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BIPA Timing Decision Underscores Debate Over Claim Accrual, Law 360, quote from Jean Liu, Sept, 22, 2021

Posted Sep 22, 2021

By Lauraann Wood

Law360 (September 21, 2021, 9:15 PM EDT) — When an Illinois state court ruled that some biometric privacy lawsuits have a five-year time limit depending on the nature of the alleged wrongdoing, it added fuel to an ongoing dispute over when those claims accrue and what kind of damages they can bring.
The First District Illinois Appellate Court on Friday gave litigators highly anticipated guidance on the timing of claims under the Illinois Biometric Information Privacy Act, breaking through a long-cloudy question about when those cases can be brought. In Tims et al. v. Black Horse Carriers, a state appellate panel said only those BIPA claims rooted in unlawful profiting or disclosure are subject to Illinois’ one-year privacy claim limit, while retention policy, informed consent and safeguarding claims have a five-year limit.

The decision was heartily welcomed as the first to answer the long-pending question of BIPA time limits, though it won’t be the last word on the issue as other cases working their way through the Illinois courts tee up similar legal issues, and the Illinois Supreme Court has yet to weigh in. Because the Tims ruling recognized a five-year time limit that has already been advocated by the plaintiffs bar as the appropriate timeframe for these cases, experts say it’s unlikely to slow new BIPA lawsuits even if it narrows the type of claims that are brought…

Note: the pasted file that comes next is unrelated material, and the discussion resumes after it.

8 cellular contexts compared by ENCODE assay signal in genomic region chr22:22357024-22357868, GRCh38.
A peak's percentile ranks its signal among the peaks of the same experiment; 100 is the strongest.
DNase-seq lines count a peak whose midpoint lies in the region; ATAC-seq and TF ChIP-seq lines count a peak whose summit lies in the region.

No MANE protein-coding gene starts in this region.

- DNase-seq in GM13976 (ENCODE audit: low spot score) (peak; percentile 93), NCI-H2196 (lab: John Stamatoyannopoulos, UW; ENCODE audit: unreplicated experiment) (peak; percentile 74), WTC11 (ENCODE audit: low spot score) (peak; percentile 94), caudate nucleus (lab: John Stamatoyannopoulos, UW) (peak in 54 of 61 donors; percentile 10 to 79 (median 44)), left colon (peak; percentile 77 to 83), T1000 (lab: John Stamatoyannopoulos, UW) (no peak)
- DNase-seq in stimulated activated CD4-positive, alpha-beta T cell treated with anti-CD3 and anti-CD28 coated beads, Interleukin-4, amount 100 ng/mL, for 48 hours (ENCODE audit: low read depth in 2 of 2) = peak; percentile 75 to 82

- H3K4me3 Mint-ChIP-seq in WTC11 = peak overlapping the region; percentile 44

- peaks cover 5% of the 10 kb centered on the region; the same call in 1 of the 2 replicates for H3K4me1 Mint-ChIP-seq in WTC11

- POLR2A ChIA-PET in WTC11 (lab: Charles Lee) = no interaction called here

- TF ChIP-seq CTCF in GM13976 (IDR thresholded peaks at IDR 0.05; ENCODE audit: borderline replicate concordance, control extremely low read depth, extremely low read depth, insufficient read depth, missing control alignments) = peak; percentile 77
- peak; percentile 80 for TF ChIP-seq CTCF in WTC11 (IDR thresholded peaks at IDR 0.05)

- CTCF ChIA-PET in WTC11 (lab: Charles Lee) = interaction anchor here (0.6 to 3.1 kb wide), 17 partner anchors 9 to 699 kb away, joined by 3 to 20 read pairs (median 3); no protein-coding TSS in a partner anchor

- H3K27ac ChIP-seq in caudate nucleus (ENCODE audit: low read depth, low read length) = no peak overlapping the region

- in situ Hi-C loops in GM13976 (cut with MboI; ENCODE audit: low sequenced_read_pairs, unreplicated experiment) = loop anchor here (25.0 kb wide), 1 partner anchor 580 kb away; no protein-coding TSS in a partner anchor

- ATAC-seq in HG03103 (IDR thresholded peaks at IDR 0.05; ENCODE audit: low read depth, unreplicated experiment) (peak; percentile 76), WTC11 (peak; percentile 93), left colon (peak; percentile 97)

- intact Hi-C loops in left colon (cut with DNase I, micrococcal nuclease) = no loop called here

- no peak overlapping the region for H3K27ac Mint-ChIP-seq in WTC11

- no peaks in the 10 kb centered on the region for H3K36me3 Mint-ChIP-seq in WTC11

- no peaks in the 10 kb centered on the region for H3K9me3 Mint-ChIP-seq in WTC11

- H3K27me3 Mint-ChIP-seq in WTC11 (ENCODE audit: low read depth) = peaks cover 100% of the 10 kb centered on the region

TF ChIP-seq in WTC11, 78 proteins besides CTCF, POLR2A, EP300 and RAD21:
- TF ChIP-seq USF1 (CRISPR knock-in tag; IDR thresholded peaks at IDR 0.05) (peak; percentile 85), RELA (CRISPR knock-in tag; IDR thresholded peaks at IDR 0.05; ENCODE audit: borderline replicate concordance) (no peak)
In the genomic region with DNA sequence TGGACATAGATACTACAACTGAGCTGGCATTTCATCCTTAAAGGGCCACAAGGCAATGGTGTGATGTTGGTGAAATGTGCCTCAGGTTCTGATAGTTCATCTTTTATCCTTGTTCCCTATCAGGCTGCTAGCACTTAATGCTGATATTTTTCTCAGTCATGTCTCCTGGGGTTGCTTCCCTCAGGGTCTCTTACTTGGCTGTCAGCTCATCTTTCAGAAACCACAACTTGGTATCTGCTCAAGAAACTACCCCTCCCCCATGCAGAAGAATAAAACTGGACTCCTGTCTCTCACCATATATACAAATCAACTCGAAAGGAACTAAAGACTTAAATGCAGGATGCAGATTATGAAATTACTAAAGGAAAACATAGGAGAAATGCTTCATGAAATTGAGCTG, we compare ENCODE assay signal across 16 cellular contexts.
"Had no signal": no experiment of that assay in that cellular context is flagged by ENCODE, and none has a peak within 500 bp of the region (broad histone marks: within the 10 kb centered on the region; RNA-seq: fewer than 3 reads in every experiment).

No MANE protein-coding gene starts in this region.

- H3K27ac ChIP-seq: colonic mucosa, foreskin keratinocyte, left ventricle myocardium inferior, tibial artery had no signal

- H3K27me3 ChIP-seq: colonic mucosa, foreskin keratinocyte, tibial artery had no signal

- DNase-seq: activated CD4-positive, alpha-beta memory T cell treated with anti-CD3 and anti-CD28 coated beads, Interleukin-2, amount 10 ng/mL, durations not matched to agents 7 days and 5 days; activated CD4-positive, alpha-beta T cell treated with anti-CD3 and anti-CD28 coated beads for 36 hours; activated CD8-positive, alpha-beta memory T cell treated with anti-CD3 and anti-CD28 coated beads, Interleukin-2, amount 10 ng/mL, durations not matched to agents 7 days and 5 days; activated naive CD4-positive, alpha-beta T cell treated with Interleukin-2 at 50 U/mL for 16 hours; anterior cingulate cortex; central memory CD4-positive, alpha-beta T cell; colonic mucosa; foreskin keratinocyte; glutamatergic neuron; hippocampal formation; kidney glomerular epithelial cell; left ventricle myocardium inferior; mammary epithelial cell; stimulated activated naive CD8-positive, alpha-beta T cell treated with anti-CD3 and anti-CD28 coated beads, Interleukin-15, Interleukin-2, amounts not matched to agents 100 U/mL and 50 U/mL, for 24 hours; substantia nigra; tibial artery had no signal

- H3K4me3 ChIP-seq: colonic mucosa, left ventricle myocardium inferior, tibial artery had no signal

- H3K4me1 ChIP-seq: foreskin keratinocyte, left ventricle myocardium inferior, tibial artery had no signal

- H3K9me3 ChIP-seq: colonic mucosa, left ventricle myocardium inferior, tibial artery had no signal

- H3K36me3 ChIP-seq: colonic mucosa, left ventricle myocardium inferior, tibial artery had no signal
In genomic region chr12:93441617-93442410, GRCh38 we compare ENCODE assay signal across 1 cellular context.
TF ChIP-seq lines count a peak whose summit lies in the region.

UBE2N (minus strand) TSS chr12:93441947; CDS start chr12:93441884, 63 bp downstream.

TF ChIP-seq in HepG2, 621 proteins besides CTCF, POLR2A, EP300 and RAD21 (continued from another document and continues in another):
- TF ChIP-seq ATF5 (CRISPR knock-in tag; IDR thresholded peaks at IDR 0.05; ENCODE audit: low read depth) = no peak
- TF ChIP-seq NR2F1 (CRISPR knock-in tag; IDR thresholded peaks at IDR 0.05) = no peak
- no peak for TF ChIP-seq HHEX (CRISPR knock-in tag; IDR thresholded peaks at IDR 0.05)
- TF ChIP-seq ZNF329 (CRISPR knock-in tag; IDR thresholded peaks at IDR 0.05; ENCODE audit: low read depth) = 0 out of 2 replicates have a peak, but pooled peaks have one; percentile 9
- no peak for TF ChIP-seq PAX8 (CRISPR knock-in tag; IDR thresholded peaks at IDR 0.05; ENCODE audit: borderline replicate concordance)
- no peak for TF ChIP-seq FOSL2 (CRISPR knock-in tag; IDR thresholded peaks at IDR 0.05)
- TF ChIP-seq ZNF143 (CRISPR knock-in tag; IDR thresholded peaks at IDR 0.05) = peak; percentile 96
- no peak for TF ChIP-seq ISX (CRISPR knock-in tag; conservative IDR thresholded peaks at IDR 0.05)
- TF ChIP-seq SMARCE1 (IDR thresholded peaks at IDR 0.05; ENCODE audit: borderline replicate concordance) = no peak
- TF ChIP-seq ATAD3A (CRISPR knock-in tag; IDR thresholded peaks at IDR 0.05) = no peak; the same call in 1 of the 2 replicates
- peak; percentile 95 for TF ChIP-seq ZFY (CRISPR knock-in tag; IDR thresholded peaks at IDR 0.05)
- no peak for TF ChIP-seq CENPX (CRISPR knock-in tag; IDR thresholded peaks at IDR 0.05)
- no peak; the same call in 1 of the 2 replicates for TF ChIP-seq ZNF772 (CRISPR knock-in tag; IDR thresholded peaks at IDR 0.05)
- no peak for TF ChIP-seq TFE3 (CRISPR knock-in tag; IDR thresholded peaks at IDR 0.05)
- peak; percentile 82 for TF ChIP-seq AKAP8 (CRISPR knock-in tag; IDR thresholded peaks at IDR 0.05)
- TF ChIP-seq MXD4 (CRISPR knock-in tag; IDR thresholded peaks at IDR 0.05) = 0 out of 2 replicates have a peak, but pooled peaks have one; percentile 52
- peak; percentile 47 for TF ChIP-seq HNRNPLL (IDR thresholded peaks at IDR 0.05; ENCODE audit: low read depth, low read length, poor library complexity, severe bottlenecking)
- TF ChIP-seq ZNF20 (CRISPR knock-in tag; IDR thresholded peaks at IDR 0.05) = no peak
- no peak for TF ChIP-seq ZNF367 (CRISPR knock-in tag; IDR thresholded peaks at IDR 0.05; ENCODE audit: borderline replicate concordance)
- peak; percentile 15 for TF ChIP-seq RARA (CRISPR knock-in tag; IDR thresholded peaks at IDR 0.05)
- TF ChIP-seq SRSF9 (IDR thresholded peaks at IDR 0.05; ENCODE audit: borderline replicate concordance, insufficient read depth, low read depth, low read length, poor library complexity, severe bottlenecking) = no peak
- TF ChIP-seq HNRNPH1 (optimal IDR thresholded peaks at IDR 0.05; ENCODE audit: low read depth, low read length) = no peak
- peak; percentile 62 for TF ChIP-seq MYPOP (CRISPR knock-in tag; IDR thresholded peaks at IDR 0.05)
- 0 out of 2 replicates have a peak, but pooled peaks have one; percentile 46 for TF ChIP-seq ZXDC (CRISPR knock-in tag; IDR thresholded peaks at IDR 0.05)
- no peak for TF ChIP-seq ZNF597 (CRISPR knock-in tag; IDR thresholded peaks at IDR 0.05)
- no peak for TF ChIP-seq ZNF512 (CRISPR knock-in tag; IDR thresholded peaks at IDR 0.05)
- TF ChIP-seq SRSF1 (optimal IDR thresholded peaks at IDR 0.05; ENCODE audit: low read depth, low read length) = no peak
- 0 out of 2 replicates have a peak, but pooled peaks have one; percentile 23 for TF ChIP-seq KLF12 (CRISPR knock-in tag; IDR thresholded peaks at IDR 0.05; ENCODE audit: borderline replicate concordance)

The court didn’t elaborate past that single sentence, but the language stood out to attorneys who frequently advise clients regarding Illinois’ landmark biometric privacy statute…

For example, Jean Liu, an attorney at Kaufman Dolowich & Voluck LLP whose practice involves counseling businesses on data privacy, called the language “terrifying” in the context that many BIPA defendants are smaller businesses that lack the financial stability to survive that type of potential liability.

Liu also posited that the court chose to include the line to bolster its view “that this is an important privacy issue, and people need to pay attention to it.”

Yet experts caution against interpreting the language as a definitive nod toward courts signing off on a recovery of damages for each BIPA violation. 

Read more at the full article.

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